Essex denies failure to house teenagers

A council is fighting off claims at the High Court that it has
flouted its statutory duty to house vulnerable teenagers.

The Children’s Legal Centre at the University of Essex has accused
Essex Council of failing to provide suitable housing for four
vulnerable teenagers, thereby shunning its responsibilities under
the Children Act 1989.

All four children aged between 16 and 17, who cannot be named for
legal reasons, come from troubled backgrounds. They are escaping
physical violence or have parents with alcohol or drug

Barrister Carolyn Hamilton asked the judge to give three of them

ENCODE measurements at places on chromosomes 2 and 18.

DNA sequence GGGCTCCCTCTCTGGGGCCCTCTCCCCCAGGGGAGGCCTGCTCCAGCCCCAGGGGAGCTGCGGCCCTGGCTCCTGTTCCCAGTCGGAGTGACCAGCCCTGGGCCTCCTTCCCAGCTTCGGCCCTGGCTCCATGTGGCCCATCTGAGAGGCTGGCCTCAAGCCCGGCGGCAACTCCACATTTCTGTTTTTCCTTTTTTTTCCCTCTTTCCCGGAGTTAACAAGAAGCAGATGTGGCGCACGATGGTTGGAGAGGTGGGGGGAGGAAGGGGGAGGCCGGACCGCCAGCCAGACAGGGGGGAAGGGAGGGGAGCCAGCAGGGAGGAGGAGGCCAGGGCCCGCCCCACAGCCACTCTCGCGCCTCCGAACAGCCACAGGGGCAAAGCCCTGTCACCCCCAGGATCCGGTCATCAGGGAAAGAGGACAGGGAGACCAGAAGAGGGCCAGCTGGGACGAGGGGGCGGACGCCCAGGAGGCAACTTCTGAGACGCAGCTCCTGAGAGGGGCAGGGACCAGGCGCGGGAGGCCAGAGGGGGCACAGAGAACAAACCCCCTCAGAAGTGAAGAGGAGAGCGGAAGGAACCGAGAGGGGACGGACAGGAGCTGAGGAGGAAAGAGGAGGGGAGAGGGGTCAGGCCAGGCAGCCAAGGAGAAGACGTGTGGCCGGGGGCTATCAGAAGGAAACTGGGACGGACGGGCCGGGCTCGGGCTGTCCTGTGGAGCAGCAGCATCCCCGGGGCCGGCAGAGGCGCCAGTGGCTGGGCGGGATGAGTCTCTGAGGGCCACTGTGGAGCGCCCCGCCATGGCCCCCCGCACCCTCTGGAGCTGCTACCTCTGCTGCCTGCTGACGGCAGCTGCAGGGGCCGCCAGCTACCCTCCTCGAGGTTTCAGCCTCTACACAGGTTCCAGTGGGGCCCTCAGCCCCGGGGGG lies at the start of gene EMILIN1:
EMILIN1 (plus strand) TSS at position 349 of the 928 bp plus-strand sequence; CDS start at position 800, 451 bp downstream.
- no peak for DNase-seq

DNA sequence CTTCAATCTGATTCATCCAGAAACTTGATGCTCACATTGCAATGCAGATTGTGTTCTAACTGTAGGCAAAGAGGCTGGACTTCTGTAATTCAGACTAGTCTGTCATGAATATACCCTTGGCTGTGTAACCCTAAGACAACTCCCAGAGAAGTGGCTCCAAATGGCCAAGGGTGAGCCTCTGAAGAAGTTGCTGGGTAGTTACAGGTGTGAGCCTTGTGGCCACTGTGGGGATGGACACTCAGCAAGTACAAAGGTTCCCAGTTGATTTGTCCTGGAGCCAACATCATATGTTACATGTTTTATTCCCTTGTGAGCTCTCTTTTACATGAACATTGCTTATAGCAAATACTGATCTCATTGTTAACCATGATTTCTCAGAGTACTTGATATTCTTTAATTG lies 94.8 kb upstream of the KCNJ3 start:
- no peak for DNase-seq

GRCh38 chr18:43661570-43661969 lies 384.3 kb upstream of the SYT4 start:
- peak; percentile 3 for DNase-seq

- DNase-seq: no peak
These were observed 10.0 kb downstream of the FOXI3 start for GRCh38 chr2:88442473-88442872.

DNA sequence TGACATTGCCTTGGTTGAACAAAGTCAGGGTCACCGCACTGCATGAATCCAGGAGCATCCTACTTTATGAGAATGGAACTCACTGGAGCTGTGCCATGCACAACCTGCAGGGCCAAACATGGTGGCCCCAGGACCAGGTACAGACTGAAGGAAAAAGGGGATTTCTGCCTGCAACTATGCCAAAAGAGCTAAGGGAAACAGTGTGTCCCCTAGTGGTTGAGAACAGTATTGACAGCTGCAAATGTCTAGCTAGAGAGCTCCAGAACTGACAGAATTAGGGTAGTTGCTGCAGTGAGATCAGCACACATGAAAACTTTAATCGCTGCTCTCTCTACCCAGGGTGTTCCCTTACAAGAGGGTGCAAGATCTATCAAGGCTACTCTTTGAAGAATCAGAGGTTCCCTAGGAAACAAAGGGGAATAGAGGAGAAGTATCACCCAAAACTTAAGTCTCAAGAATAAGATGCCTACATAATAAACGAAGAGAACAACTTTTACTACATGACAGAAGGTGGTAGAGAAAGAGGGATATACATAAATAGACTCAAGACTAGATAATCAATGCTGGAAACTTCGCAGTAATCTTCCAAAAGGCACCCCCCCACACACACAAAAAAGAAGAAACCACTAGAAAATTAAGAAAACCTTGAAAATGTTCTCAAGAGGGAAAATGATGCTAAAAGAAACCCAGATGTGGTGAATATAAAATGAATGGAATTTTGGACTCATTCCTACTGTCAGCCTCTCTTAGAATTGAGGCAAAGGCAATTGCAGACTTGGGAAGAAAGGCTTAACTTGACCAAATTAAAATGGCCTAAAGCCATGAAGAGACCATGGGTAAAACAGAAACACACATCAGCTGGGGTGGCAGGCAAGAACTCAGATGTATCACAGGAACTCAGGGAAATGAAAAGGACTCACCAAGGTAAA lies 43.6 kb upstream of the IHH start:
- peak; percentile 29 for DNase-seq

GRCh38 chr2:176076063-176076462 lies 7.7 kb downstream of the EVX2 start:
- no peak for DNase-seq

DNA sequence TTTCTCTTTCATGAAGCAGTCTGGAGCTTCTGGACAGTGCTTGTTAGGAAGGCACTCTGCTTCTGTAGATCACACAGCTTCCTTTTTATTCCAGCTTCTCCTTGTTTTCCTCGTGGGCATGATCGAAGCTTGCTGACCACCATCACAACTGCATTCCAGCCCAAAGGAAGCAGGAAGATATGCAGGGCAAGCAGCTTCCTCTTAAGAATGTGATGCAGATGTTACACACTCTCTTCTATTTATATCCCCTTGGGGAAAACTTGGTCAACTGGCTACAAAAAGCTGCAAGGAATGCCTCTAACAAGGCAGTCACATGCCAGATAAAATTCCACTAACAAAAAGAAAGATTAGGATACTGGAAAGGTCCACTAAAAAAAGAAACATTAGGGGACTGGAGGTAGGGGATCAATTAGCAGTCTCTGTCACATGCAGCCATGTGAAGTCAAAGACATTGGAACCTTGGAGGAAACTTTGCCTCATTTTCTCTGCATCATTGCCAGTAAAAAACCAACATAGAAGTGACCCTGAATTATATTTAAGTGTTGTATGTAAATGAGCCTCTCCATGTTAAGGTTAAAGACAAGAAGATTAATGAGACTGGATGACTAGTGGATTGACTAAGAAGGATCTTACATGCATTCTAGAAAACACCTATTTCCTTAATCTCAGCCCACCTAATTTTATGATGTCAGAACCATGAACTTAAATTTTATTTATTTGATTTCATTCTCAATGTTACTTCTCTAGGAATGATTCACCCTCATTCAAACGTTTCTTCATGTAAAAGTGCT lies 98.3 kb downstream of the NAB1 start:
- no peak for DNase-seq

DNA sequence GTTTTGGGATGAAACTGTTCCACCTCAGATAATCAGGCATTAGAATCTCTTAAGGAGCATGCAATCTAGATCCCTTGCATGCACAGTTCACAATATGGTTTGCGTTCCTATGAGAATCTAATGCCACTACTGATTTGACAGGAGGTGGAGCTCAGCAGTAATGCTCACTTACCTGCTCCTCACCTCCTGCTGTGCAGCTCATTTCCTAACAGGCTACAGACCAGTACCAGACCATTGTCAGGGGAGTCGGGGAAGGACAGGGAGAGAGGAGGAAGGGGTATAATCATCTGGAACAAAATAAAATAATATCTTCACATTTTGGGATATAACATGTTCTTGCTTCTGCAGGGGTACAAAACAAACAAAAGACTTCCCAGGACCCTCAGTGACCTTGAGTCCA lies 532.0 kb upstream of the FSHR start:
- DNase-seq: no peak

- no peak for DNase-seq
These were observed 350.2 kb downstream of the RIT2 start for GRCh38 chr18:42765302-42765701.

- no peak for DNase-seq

permission to seek judicial review of the council’s failure to find
them somewhere to live.

Justice Munby then heard the case of the fourth – a 17-year-old
girl who had already won the right to a full hearing.

The girl, who the judge heard had tried to kill herself three times
when in bed and breakfast accommodation and had also swallowed
bleach and taken drugs, had been left “sofa surfing” and extremely

Essex Council denied doing anything wrong and told the court it had
made every effort to help the children.

Barrister Andrew Sharland said that, in relation to the 17-year-old
girl, the council had taken “all reasonable steps to find
accommodation” and was trying “extremely hard” to meet her

Justice Munby reserved his decision on the girl’s case and the
three applications for judicial review until a later date.

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